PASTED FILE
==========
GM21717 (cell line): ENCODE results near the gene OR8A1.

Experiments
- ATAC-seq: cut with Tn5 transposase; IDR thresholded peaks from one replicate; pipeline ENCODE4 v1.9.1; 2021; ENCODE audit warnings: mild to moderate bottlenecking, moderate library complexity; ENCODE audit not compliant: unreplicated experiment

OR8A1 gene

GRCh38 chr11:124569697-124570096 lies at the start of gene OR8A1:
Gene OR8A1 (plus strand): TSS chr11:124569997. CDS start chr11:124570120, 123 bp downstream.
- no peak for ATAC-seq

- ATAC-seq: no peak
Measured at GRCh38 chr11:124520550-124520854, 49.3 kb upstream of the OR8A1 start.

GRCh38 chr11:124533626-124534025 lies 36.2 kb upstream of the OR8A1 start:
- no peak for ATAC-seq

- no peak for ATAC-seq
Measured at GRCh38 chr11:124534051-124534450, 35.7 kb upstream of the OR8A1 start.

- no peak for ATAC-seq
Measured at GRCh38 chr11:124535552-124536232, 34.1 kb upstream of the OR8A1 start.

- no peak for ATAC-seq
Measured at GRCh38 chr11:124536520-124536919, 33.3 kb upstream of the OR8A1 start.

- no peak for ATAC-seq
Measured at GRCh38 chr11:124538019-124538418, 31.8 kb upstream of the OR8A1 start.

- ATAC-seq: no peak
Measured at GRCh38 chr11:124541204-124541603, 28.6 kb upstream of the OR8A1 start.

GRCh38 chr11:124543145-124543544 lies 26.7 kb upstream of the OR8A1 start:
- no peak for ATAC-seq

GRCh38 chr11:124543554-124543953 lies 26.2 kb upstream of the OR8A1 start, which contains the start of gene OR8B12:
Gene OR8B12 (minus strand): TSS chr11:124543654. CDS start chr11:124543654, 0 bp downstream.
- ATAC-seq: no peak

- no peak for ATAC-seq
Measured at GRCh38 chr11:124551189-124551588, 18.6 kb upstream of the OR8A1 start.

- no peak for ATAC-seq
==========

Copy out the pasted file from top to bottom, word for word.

GM21717 (cell line): ENCODE results near the gene OR8A1.

Experiments
- ATAC-seq: cut with Tn5 transposase; IDR thresholded peaks from one replicate; pipeline ENCODE4 v1.9.1; 2021; ENCODE audit warnings: mild to moderate bottlenecking, moderate library complexity; ENCODE audit not compliant: unreplicated experiment

OR8A1 gene

GRCh38 chr11:124569697-124570096 lies at the start of gene OR8A1:
Gene OR8A1 (plus strand): TSS chr11:124569997. CDS start chr11:124570120, 123 bp downstream.
- no peak for ATAC-seq

- ATAC-seq: no peak
Measured at GRCh38 chr11:124520550-124520854, 49.3 kb upstream of the OR8A1 start.

GRCh38 chr11:124533626-124534025 lies 36.2 kb upstream of the OR8A1 start:
- no peak for ATAC-seq

- no peak for ATAC-seq
Measured at GRCh38 chr11:124534051-124534450, 35.7 kb upstream of the OR8A1 start.

- no peak for ATAC-seq
Measured at GRCh38 chr11:124535552-124536232, 34.1 kb upstream of the OR8A1 start.

- no peak for ATAC-seq
Measured at GRCh38 chr11:124536520-124536919, 33.3 kb upstream of the OR8A1 start.

- no peak for ATAC-seq
Measured at GRCh38 chr11:124538019-124538418, 31.8 kb upstream of the OR8A1 start.

- ATAC-seq: no peak
Measured at GRCh38 chr11:124541204-124541603, 28.6 kb upstream of the OR8A1 start.

GRCh38 chr11:124543145-124543544 lies 26.7 kb upstream of the OR8A1 start:
- no peak for ATAC-seq

GRCh38 chr11:124543554-124543953 lies 26.2 kb upstream of the OR8A1 start, which contains the start of gene OR8B12:
Gene OR8B12 (minus strand): TSS chr11:124543654. CDS start chr11:124543654, 0 bp downstream.
- ATAC-seq: no peak

- no peak for ATAC-seq
Measured at GRCh38 chr11:124551189-124551588, 18.6 kb upstream of the OR8A1 start.

- no peak for ATAC-seq